Compression in the case of the Dyna Comp is about setting a top threshold, or attenuation level, and a bottom threshold, or boost level. A heavily-compressed signal will have a less dynamic range. The goal is to smooth out the signal so that the overall average level can be brought up. On the Dyna Comp, this gain is not directly accessed by a dedicated control, but is a function of the variable gain OTA amplifier.
Under the influence
MXR Dyna Comp Mini
As the name suggests, this is a miniature version of the original design and the Dyna Comp Mini brings to the party a two-position Attack toggle switch to allow for greater tweaking of the pedal’s compression. It might seem like a small addition, but it’s a surprisingly large increase in the overall flexibility of the unit, allowing for sharper, more aggressive tones with that trademark rich, compressor sustain.
Xotic SP Compressor
Another diminutive offering, the SP is a descendant in the ROSS brand family tree, albeit with a radically diff erent control layout. On the front panel, there’s a three-way toggle for compression sensitivity, as well as an output knob, as found on the Dyna Comp. The main addition is a clean blend control; when paired with internal DIP switches for a high-cut filter, input pad, attack and release; it’s the most feature-rich mini compressor on the market.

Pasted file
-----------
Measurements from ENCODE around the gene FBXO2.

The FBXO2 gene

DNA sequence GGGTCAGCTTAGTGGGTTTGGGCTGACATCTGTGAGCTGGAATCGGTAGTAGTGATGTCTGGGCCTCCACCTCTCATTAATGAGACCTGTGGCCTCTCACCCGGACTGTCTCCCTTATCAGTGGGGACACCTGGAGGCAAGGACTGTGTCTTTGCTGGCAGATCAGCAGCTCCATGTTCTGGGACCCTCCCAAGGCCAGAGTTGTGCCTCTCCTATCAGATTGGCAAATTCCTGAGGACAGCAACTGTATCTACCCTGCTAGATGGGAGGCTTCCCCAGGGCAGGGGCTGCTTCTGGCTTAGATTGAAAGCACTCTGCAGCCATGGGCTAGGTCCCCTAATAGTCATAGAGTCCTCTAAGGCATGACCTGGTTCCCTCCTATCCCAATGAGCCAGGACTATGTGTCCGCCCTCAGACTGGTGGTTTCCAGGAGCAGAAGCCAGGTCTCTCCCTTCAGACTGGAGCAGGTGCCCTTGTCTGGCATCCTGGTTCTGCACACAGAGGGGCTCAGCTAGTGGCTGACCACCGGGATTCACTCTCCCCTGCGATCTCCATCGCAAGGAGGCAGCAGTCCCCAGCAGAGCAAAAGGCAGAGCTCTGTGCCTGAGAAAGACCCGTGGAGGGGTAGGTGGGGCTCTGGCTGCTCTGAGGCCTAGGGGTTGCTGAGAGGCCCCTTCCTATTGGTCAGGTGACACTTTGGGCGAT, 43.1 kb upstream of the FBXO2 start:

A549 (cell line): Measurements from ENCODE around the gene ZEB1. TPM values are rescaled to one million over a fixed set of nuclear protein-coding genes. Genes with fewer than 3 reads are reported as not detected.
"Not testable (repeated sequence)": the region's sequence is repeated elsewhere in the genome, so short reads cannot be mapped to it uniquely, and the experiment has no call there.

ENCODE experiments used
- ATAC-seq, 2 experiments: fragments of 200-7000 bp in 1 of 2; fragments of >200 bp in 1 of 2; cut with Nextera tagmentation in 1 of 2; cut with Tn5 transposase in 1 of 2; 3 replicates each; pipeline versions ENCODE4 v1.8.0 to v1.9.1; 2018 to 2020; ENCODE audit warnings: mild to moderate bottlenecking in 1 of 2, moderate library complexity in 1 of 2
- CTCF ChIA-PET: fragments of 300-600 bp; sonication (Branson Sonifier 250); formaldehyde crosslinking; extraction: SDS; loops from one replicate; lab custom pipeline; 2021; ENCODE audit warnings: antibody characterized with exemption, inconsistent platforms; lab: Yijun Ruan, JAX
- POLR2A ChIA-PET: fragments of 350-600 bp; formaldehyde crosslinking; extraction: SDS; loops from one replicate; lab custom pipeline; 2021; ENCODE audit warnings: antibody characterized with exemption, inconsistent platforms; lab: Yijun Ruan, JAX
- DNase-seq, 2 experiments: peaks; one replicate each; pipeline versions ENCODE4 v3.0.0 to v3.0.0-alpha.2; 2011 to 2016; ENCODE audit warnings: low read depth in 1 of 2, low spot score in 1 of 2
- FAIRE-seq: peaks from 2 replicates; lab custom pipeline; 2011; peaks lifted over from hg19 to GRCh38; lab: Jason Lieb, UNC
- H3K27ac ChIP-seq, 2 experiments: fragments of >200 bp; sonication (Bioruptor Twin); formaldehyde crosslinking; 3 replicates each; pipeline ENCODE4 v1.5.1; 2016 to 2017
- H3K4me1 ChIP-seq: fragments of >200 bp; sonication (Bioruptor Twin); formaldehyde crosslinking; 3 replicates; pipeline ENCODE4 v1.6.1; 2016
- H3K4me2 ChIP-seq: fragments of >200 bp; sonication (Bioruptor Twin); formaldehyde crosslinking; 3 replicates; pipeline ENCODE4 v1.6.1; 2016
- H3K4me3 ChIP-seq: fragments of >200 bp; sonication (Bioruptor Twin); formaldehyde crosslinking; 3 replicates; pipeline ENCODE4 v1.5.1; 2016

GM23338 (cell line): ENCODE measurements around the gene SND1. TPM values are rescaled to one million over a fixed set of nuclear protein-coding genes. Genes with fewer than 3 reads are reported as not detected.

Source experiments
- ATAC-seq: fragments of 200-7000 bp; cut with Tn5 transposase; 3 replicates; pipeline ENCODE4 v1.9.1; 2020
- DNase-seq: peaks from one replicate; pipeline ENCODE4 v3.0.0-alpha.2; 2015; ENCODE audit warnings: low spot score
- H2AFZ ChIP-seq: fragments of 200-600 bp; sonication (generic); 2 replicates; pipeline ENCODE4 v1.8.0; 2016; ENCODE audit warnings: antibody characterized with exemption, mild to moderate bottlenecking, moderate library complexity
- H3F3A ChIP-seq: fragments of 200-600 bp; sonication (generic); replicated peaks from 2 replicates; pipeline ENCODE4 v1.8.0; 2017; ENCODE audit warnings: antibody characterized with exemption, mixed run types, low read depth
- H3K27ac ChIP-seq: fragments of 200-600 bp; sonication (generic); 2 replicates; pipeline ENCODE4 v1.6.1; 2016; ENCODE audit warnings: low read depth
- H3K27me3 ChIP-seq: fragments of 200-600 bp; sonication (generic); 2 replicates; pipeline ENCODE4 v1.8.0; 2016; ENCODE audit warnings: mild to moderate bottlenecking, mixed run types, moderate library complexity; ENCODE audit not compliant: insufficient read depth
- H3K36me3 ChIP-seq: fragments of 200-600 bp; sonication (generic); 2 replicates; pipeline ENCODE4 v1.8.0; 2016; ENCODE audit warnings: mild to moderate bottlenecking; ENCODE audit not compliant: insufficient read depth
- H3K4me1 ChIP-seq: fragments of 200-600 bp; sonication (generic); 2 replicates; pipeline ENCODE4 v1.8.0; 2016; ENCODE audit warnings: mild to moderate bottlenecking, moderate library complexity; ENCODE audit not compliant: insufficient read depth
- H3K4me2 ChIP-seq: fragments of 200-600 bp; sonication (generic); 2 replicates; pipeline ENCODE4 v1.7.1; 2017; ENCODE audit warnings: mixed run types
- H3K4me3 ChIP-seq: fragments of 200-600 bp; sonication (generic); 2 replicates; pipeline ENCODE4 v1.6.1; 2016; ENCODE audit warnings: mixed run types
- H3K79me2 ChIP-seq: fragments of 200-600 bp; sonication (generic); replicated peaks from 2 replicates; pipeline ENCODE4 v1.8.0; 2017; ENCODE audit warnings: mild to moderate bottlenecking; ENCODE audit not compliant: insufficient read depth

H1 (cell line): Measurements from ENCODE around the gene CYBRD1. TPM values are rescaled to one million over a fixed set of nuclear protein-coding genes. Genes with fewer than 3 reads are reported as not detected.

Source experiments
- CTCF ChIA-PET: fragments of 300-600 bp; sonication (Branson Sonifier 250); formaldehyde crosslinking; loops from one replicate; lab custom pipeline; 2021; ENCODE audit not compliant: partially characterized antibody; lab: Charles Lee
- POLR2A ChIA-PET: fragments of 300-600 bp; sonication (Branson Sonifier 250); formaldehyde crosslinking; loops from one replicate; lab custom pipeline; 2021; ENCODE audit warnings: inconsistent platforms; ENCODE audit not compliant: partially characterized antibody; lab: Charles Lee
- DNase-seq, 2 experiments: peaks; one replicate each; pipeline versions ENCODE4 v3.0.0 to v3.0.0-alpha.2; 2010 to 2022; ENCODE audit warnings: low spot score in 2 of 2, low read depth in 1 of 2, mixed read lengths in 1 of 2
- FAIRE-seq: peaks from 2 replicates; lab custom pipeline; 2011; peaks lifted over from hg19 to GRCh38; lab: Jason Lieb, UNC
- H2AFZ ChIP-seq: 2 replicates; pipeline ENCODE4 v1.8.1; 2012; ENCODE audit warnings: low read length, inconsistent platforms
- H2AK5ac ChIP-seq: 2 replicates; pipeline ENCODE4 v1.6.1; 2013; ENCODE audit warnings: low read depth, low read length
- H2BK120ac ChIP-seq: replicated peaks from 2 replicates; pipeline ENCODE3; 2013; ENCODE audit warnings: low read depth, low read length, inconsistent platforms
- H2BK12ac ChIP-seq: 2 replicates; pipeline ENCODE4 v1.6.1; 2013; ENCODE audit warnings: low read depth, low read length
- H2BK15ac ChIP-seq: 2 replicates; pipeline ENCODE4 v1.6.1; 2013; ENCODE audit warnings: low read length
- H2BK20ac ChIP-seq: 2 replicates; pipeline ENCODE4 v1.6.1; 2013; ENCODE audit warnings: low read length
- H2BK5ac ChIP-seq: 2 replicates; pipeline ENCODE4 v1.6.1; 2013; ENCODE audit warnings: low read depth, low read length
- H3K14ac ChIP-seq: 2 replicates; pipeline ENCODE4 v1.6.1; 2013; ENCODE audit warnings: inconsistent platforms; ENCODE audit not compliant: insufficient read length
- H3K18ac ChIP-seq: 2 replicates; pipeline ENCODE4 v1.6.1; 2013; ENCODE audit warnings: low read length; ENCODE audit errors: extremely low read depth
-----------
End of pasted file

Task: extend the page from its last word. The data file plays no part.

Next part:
Keeley 4-Knob Compressor
This is a nearly verbatim clone of the famed ROSS Compressor. The Dyna Comp and ROSS have almost exactly the same circuit but with diff erent tonal characteristics. The Keeley 4-knob expands on its more simple sibling with clip and attack controls. Particularly in the case of the latter: a dedicated knob is a huge step up in terms of fl exibility and utility, plus extra sustain without killing pick attack.
Get the tone #1: clean picking
The alternative country sound requires sensitivity at minimum and output at maximum, but if you have a nice amp or a drive pedal after the comp, this might just work better in helping you to achieve the right tone. Pick attack is smoothed off , and articulate cleans will cut through a bit more on denser picking lines.
- Sensitivity: 12 o’ clock
- Output: 2-3 o’ clock
Get the tone #2: wall of sound fuzz
Get a Smashing Pumpkins-style fuzz sound with a Dyna Comp into an Op-amp Big Muff . Sensitivity is set low, just to smooth some attack and peaking levels when strumming. The goal with the output level is to get it to be slightly north of unity volume. We want the compressor for level control and a bit of extra gain, but not excess colouration.
- Sensitivity: 10 o’ clock
- Output: 12-2 o’ clock
Get the tone #3: punchy delay
Artists like prog rocker Steven Wilson are well-known for running delay and reverb in front of dirty amps for a more intense, washed-out sound. Another way to increase the potency of your delay lines is to put a compressor before the delay, smoothing out your input signal for a uniform, slightly higher gain on the way in.
- Sensitivity: 9 o’ clock
- Output: 3 o’ clock